Posted by Colby Rogers
New federal toy regulations will go in place next month that require every product for children under the age of 12 to be tested for lead.
The new law is in response to last year's recall of millions of toys made in China that contained harmful amounts of lead.
However, locally owned toy shops and toy-makers say the new regulations go to far and that compliance will be very costly.
World of Mirth in Richmond's Carytown shopping district specializes in handmade, small-business and locally made toys.
"We pride ourselves on having things that you can't find anyplace else," said general manager Thea Brown.
But after last year's lead paint scare, that uniqueness may be in danger. Brown says there's no question the new federally mandated lead testing laws are for a good cause.
"That's not the question here," Brown said. "The question is how it's affecting small companies that are actually making toys, making handmade clothing, making books. They just can't afford the extra testing that's going to be involved."
The lead testing can cost as much as $4,000 per individual toy. Even a single t-shirt can cost hundreds of dollars to test.
The Handmade Toy Alliance, which desribes itself as "an alliance of toy stores, toymakers and children's product manufacturers from across the country" says there are only a few places in the nation that do this kind of toy lead testing. And those facilities can charge whatever they want.
"A lot of companies that we deal with are probably going to out of business, or they are going to do a lot less items at a much higher cost," Brown said, "Which, of course, is going to be passed onto us and then passed on to the consumer."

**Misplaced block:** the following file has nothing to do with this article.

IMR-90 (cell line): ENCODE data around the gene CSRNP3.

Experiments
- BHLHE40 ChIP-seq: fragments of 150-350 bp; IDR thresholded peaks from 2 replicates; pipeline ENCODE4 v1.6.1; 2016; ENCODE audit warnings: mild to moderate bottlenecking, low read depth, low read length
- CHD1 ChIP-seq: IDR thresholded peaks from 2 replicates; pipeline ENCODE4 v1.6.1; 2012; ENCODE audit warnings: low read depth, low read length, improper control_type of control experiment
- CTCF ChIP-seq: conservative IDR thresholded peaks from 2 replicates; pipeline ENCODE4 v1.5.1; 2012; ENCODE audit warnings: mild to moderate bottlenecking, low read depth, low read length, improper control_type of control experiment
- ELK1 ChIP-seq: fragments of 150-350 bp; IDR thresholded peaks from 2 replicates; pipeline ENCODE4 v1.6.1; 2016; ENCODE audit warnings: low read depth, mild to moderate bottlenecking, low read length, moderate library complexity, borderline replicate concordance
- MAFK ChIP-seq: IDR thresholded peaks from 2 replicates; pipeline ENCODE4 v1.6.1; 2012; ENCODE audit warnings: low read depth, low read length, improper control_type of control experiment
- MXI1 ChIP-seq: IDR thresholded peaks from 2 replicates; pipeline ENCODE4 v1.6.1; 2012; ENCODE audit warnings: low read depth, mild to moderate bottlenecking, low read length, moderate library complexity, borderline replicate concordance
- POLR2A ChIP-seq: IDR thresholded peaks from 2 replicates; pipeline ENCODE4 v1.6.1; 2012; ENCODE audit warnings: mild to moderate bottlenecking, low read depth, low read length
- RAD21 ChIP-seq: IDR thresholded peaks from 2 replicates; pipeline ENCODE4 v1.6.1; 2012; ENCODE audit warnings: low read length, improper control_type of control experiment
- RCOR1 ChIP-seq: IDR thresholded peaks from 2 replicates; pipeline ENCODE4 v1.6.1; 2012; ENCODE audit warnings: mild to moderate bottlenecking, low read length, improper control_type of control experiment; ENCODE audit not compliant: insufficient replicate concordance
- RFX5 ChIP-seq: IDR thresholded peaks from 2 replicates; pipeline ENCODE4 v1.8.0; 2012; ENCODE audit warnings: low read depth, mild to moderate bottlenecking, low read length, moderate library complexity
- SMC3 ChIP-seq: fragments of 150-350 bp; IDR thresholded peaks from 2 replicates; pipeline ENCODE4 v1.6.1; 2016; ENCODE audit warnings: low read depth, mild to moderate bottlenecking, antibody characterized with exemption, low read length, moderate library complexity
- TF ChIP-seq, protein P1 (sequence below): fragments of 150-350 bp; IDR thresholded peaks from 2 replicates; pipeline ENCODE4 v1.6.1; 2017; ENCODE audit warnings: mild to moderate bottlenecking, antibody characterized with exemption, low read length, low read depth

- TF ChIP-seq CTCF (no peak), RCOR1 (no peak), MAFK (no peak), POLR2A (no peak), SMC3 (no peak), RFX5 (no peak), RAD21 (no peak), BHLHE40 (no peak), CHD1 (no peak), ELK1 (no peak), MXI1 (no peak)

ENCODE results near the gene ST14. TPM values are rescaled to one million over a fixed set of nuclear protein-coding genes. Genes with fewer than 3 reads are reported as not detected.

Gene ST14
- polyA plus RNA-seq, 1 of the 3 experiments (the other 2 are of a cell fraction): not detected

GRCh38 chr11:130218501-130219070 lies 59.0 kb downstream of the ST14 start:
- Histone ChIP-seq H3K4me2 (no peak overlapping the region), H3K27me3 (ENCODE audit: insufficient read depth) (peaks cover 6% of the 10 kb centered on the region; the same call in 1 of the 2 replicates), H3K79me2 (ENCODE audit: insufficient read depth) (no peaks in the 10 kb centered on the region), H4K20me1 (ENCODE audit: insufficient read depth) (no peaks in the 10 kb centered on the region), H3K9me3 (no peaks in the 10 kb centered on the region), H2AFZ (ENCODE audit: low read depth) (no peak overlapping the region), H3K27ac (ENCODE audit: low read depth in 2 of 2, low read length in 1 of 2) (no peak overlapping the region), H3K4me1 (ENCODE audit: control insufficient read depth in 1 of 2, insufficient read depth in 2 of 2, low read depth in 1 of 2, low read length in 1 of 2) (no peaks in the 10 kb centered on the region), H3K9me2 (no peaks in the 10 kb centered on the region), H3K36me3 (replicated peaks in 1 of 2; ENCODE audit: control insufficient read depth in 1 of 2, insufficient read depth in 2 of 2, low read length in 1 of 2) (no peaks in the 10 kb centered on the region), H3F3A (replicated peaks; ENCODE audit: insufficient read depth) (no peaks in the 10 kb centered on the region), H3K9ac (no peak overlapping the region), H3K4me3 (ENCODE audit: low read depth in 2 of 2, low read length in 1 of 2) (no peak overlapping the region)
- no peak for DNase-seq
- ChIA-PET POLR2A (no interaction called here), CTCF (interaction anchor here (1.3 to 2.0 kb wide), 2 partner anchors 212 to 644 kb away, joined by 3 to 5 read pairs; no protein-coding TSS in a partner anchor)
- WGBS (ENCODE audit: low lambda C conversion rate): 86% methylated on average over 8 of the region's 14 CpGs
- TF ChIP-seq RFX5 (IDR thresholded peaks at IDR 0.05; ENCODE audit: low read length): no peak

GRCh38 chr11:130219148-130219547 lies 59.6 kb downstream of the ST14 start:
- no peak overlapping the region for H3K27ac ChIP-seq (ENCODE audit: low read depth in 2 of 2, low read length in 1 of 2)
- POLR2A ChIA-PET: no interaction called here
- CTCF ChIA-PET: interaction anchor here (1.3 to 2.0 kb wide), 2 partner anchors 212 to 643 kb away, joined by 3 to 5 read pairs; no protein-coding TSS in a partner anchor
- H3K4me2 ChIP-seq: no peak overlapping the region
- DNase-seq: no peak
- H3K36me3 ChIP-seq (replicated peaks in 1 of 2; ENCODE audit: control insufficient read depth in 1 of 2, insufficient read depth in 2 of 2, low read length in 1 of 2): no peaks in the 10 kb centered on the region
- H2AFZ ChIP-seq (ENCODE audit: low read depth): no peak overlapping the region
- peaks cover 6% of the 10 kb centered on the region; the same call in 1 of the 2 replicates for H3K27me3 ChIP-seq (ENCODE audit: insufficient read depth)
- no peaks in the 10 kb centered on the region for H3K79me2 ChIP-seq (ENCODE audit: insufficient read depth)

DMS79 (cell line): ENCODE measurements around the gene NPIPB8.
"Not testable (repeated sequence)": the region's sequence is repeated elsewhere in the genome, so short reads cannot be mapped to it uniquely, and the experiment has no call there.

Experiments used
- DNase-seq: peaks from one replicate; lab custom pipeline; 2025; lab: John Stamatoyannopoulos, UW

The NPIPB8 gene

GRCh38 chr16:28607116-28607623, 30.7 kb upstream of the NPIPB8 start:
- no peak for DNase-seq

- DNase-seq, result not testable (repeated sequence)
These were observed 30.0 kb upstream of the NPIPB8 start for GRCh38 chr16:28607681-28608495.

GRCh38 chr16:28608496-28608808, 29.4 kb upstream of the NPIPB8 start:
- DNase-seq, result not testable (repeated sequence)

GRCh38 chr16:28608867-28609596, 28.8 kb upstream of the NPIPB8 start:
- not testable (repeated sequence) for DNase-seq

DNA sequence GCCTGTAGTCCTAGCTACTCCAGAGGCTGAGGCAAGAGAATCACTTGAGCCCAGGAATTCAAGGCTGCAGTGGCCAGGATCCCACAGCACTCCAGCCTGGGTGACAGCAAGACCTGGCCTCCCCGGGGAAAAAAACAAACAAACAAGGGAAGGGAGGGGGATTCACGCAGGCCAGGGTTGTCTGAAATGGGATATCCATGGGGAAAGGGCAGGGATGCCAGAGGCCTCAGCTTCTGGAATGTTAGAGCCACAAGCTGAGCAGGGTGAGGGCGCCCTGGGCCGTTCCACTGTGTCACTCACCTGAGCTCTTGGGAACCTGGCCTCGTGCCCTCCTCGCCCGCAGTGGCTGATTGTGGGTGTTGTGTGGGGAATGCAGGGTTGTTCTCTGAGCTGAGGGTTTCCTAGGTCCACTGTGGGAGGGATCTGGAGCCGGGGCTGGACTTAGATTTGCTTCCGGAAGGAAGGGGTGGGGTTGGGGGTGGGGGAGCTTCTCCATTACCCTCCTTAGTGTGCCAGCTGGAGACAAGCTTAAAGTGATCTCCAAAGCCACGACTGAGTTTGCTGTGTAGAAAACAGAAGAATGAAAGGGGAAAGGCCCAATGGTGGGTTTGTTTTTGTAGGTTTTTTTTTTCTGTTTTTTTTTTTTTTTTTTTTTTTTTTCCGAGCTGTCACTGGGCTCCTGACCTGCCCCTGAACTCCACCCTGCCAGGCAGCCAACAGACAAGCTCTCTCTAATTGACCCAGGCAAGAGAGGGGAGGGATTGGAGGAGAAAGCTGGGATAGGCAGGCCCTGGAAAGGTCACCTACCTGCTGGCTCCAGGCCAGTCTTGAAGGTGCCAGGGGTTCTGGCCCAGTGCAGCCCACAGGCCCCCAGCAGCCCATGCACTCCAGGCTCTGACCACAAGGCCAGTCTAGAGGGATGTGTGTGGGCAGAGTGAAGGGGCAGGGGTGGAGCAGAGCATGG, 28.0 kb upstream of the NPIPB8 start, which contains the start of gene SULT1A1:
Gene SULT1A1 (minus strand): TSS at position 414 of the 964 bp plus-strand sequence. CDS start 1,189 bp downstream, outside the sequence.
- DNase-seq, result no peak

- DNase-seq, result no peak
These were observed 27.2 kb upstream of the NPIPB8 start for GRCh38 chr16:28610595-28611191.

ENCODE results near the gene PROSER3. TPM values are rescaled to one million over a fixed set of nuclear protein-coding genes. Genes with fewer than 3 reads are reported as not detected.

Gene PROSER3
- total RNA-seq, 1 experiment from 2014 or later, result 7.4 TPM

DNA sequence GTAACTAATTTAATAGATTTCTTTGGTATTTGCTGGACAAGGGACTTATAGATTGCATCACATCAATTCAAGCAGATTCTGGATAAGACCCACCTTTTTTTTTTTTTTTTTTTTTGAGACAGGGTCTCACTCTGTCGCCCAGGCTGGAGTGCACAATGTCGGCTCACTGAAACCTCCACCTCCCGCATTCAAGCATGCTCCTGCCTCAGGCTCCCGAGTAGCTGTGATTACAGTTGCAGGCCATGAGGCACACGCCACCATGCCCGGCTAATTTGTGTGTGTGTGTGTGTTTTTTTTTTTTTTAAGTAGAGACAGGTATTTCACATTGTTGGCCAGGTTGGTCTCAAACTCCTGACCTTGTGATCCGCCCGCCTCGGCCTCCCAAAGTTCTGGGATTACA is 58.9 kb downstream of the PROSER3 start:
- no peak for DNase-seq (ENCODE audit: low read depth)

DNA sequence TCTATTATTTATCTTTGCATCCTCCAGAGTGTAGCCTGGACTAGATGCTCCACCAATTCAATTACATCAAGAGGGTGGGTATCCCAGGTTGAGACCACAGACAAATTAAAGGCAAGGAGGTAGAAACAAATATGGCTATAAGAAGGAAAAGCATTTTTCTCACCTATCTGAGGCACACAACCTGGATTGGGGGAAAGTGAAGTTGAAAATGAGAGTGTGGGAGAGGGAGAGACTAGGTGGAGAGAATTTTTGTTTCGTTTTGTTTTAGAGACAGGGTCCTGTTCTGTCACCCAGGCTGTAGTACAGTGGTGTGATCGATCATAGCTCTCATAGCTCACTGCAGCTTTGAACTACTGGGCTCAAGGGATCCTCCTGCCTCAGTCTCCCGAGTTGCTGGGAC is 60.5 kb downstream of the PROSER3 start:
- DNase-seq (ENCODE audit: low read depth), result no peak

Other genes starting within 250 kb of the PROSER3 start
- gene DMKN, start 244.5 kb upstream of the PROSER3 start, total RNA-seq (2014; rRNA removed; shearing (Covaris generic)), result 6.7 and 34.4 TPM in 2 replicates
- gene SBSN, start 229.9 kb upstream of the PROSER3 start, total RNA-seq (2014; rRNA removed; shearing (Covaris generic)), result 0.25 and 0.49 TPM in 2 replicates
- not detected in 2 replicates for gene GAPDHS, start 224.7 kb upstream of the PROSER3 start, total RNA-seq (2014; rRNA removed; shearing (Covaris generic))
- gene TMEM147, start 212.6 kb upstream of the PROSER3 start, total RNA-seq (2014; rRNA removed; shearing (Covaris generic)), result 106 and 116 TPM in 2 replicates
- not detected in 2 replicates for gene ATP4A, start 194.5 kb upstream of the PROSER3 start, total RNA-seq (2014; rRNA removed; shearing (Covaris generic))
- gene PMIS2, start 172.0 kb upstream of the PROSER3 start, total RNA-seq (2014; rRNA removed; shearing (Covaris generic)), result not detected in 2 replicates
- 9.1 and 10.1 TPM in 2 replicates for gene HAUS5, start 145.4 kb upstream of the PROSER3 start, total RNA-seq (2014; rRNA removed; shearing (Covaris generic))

But it may be the small toymakers that are hit the hardest. Connie Kaiser spends most of her days at home in Powhatan making "mini-monsters" - handsewn stuffed toys and hand-drawn prints on baby clothing.
Kaiser says what she calls her "micro-business" is now in danger of going under after 6 months in operation. The new federal regulations will require her to test each and every toy she makes, even though none of the materials she uses contains any lead.
"You'll see a lot of people who manufacture baby items having going out of business sales," Kaiser said. "The people I talk to online, many of them are closing down shop. There's huge fines associated with selling uncertified toys."
Back at World of Mirth, Thea Brown says the new regulations will mean fewer choices and higher prices for consumers.
"Of course you want safe toys," Brown said. "You want good quality toys that aren't going to harm anyone in your life, but at the same time we need to make sure the testing is fair."
Meanwhile, Kaiser says she is worried that handmade toys will disappear altogether from store shelves.
"I don't think people want that," Kaiser said. "I think they enjoy the handmade and the toys that have a little love that go into them."